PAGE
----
(New York Jewish Week) — New York Gov. Kathy Hochul announced a new “hate and bias prevention unit” to combat antisemitism and other forms of hate on Monday.
The unit will include public education and outreach efforts, a “rapid response team” to assist communities affected by a bias or hate incident, and regional councils where community members can share concerns, host events and conduct training, among other functions.
Hochul’s announcement came during a 90-minute conference held by the Orthodox Union at Manhattan’s Lincoln Square Synagogue to discuss the rise of antisemitism. The event also featured Sen. Chuck Schumer, New York City Mayor Eric Adams and Homeland Security Secretary Alejandro N. Mayorkas.
Hochul said that the new prevention unit will be implemented statewide and embedded in the Division of Human Rights. “It’s not just going to be sitting in a bureaucratic office,” Hochul said, adding the new unit will also be used as “an early warning system.”
“We can be in the prevention business, by educating people as to what the signs are,” Hochul said. “I’m going to make sure that this organization is actually an effective instrument for change.”
The new unit will alsomobilize support to “areas and communities in which a bias incident has occurred,” according to a press release from the governor’s office.
The new regional councils will be organized by the Division of Human Rights.
Hochul’s announcement follows her signing of a bill in late November that requires mandatory hate crime prevention training for individuals convicted of hate crimes.
The state also made $50 million available to strengthen security measures at organizations at risk of hate crimes, as well as $46 million in federal funding for 240 such organizations across the state.
The New York Police Department reported that antisemitic attacks in the city in November 2022 last month were up by 125% when compared to the same month last year.
Also, a report from the Anti-Defamation Leage counted 2,717 antisemitic incidents across the country in 2021 — a 34% increase from the previous year, and the highest since it began tracking in 1979.
During the Monday morning conference, Adams reiterated what he said last week about building up a pipeline of new relationships between the Black and Jewish community to combat hate. He also said that “there should be a no plea bargaining rule” when it comes to hate crimes.
“I don’t believe we have one person who has been arrested for a hate crime that served time in jail,” Adams said. “That is unacceptable. That sends the wrong message.” (An analysis earlier this year by The City news site found that between 2015 and 2020, only 87 cases, or 15% of hate crime arrests, resulted in a hate crime conviction.)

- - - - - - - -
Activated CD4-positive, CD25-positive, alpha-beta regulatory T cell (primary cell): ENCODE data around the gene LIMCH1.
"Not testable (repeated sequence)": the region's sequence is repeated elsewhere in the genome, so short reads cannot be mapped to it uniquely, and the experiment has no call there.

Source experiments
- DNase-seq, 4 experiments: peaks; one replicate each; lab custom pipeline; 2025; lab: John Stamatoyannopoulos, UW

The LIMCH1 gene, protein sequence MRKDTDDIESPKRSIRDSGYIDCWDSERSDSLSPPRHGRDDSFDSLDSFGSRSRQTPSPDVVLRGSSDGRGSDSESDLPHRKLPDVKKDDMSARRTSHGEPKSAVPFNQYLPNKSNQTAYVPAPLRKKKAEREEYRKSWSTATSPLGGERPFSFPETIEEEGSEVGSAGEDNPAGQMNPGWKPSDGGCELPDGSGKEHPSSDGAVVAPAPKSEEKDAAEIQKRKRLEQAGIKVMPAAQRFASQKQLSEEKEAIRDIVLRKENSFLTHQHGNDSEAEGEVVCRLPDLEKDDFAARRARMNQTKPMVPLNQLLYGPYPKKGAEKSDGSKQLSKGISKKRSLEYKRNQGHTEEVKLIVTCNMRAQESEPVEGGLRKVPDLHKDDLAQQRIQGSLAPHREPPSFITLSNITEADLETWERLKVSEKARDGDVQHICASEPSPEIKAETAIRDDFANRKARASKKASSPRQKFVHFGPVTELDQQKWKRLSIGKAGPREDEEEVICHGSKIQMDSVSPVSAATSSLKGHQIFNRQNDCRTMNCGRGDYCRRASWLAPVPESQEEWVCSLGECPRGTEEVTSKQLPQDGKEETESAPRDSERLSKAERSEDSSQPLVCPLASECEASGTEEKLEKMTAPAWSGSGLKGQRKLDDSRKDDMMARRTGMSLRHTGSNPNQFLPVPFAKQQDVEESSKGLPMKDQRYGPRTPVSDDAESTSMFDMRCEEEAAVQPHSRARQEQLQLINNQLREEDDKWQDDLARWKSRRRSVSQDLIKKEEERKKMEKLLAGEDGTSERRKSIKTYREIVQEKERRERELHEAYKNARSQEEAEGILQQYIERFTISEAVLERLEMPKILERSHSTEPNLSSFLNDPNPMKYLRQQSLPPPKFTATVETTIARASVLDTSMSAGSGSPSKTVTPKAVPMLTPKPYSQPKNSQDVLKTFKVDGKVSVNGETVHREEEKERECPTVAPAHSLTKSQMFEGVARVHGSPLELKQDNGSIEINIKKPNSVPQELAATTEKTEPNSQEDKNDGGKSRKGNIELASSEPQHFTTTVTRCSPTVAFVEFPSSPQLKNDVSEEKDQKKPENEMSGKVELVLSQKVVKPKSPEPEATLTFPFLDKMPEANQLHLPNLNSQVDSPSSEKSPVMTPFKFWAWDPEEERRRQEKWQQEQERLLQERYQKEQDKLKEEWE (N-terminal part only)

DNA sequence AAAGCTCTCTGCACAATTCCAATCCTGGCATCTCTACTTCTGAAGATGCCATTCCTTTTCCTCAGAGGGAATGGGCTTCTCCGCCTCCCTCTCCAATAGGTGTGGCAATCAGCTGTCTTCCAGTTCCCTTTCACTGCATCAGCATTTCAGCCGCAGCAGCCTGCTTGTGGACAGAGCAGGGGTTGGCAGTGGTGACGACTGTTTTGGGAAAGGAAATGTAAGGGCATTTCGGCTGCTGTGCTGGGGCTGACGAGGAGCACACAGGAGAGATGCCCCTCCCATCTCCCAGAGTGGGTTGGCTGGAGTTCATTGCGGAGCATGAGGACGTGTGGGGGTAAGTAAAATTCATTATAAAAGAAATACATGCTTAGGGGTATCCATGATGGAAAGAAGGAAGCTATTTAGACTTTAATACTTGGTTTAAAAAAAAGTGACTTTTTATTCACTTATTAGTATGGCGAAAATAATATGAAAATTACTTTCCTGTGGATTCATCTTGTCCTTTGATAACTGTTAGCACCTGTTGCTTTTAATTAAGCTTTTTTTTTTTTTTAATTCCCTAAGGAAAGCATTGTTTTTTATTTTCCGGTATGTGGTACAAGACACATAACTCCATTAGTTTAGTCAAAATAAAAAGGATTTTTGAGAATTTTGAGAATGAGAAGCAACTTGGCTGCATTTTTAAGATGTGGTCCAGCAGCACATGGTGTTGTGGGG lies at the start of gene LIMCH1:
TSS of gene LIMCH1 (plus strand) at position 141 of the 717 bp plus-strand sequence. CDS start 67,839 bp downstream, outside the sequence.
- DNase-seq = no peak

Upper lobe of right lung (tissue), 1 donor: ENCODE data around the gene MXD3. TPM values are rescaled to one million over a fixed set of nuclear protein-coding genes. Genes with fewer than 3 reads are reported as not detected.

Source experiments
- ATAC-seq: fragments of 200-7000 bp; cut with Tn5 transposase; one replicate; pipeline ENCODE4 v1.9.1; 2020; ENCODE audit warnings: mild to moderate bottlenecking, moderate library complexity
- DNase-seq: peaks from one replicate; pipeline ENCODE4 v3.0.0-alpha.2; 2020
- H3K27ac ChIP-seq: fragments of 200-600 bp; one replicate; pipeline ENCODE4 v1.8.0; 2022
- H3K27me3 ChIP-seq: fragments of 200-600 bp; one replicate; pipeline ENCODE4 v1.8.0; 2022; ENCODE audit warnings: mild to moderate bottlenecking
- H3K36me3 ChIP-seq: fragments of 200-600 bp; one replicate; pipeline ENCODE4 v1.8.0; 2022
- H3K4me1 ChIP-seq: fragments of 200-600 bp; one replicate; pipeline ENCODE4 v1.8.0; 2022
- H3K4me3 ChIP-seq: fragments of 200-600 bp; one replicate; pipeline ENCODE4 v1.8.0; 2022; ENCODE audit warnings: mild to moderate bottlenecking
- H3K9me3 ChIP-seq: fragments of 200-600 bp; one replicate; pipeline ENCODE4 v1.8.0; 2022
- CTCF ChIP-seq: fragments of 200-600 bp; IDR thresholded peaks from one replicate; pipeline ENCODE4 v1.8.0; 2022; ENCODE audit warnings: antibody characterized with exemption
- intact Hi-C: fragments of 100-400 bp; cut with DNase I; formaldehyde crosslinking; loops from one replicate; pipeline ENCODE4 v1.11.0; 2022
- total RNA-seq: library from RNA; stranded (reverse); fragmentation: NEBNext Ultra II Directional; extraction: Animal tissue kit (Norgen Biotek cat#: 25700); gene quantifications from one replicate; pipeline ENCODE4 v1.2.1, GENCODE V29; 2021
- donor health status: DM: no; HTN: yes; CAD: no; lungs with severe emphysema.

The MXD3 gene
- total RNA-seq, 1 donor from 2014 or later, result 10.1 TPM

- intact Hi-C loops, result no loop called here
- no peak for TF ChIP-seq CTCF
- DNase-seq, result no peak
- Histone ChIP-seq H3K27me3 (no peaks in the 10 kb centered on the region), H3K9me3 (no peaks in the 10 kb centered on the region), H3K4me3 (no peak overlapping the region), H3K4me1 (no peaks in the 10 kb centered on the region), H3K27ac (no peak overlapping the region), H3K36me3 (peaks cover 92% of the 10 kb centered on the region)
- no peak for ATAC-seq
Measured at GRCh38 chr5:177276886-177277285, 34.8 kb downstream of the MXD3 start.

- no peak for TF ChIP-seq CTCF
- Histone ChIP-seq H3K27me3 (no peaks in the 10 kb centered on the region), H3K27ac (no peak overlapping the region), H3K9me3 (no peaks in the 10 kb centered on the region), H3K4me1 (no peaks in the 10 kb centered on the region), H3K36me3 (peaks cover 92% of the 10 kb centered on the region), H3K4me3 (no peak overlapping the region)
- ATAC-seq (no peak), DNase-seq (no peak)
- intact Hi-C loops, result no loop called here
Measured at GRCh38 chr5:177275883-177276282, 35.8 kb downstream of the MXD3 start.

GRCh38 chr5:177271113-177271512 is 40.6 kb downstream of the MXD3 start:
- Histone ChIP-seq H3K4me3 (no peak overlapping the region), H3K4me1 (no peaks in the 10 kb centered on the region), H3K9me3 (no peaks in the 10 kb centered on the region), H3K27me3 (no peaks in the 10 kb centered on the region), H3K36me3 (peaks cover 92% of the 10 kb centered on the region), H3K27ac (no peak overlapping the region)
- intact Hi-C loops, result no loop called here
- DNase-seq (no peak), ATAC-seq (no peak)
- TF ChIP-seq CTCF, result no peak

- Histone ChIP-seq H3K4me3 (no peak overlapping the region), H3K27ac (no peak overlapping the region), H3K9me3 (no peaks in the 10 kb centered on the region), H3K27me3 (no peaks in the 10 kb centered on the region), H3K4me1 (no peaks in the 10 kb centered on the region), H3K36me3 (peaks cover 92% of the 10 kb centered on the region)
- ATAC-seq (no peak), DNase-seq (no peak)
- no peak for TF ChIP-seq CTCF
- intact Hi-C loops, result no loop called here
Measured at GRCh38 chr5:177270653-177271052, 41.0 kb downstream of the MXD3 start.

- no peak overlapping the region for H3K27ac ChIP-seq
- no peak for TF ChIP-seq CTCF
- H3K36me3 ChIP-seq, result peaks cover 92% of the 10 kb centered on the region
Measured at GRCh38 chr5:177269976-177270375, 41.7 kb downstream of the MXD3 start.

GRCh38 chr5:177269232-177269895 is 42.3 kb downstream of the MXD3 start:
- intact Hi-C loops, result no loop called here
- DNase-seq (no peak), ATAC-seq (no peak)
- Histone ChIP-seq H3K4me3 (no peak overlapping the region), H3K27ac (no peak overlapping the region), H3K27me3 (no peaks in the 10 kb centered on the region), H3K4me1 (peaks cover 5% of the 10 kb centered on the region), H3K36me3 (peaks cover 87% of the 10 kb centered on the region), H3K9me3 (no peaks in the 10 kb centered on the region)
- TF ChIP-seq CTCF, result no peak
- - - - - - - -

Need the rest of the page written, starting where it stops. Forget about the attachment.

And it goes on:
Sen. Schumer warned about the “dramatic resurgence of antisemitism” and called out former President Donald Trump for having dinner last month with Kanye West, the rapper who has shared a torrent of antisemitism in recent weeks, and white supremacist and Holocaust denier Nick Fuentes.
“Rather than apologize afterwards, [Trump] lectures American Jewish leaders for insufficient loyalty,” Schumer said, referring to remarks Trump made Friday on his social media platform, Truth Social. “It is incumbent on all of us to speak out.”
Schumer said added that antisemitism is “seeping into our society” from not only the far right, but also the far left. “I must say that some, certainly not all, of the anti-Israel sentiment among some here in this country seeps right over into antisemitism,” he said.
The Orthodox Union’s managing director, Maury Litwack, who introduced the mayor and governor at the event, told the New York Jewish Week that the conference wasn’t just about denouncing antisemitism but included “concrete actions.”
“This is about tachlis,” Litwack said, using the Yiddish expression meaning “brass tacks.” “It’s not enough to simply say ‘denounce this.’ Each elected official has a responsibility. Like so many other communities, it’s our job to step and have that conversation.”
Major players from leading New York Jewish organizations attended the event, including Agudath Israel of America, UJA-Federation of New York, the Community Security Initiative, the Hasidic Bobov sect and even former “Real Housewives of New York” cast member Lizzy Savetsky. There was a notable Orthodox presence.
Rabbi Moishe Indig, a Satmar community activist who has a close relationship with both the governor and mayor, told the New York Jewish Week that the event was important to bring awareness to the issue of rising antisemitism.
“If you don’t speak up, if you don’t do anything about it, if you don’t bring awareness, then you barely know what it is,” Indig said. “We are calling it out and trying to do prevention.”
Tzvi Waldman, a Rockland County activist and one of the few Jewish representatives at the meeting from outside the five boroughs, told the New York Jewish Week that it was important to show elected officials that there is an interest in these issues.
“If we’re willing to work with them, they’ll work with us,” said Waldman, who is also suing the governor for not allowing guns in synagogues and other houses of worship.
Avi Greenstein, the CEO of the Boro Park Jewish Community Council, told the New York Jewish Week that it’s important to “hold our elected officials accountable.”
“Having the opportunity to hear from our elected leadership about their resolve to stand up for us, it brings out a cautious hope,” Greenstein said.